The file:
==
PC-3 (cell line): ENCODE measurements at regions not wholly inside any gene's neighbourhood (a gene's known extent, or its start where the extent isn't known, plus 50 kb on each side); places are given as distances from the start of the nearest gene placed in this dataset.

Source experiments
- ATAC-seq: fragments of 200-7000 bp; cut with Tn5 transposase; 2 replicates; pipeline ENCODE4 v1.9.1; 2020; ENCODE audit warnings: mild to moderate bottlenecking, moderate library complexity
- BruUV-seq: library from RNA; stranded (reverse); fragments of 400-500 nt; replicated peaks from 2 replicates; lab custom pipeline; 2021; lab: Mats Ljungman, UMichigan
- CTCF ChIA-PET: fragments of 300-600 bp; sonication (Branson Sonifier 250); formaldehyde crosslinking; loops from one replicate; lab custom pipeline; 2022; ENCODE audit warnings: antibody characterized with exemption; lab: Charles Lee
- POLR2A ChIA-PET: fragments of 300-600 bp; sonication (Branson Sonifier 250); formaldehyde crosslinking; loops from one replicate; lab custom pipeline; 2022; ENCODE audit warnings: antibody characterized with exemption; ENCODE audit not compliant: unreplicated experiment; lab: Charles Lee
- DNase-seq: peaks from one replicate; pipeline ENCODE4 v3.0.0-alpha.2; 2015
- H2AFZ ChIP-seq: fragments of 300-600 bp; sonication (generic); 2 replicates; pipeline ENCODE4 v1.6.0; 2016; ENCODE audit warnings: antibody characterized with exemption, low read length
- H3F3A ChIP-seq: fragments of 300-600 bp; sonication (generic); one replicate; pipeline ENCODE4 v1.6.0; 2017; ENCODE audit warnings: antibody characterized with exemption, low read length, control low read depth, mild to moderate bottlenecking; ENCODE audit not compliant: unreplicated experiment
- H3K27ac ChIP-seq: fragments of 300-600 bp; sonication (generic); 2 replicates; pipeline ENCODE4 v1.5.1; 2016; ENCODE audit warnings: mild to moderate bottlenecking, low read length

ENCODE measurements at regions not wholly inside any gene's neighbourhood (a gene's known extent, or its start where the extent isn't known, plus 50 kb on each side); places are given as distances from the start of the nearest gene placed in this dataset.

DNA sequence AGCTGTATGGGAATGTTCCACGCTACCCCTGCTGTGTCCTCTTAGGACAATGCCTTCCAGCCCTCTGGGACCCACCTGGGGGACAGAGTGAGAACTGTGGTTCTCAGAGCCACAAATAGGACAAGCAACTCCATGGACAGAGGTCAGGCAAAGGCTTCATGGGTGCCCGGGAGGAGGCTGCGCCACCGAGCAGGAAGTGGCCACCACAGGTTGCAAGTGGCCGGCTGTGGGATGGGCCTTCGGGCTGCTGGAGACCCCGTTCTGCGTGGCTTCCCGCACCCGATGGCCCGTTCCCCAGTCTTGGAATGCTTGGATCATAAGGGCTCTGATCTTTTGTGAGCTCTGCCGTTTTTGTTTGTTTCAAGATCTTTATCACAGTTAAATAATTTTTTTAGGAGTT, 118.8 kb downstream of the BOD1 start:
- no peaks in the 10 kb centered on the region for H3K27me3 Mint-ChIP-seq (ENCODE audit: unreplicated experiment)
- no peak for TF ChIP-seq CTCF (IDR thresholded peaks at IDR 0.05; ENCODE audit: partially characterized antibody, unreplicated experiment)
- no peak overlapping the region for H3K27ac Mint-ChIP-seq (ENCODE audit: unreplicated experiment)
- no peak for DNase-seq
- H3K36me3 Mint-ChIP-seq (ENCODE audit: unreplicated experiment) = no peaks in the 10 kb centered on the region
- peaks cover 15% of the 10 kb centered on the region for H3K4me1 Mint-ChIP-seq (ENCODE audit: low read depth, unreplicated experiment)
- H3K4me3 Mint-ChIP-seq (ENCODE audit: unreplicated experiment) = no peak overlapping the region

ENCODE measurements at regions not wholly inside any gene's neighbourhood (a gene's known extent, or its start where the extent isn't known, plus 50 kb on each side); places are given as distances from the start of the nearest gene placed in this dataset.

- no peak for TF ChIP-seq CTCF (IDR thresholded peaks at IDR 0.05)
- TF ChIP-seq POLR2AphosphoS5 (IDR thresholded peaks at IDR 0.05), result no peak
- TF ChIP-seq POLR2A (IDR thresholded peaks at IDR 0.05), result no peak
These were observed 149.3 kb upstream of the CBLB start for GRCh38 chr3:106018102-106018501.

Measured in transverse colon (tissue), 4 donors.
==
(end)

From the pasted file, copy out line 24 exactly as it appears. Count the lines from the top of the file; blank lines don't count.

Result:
These were observed 149.3 kb upstream of the CBLB start for GRCh38 chr3:106018102-106018501.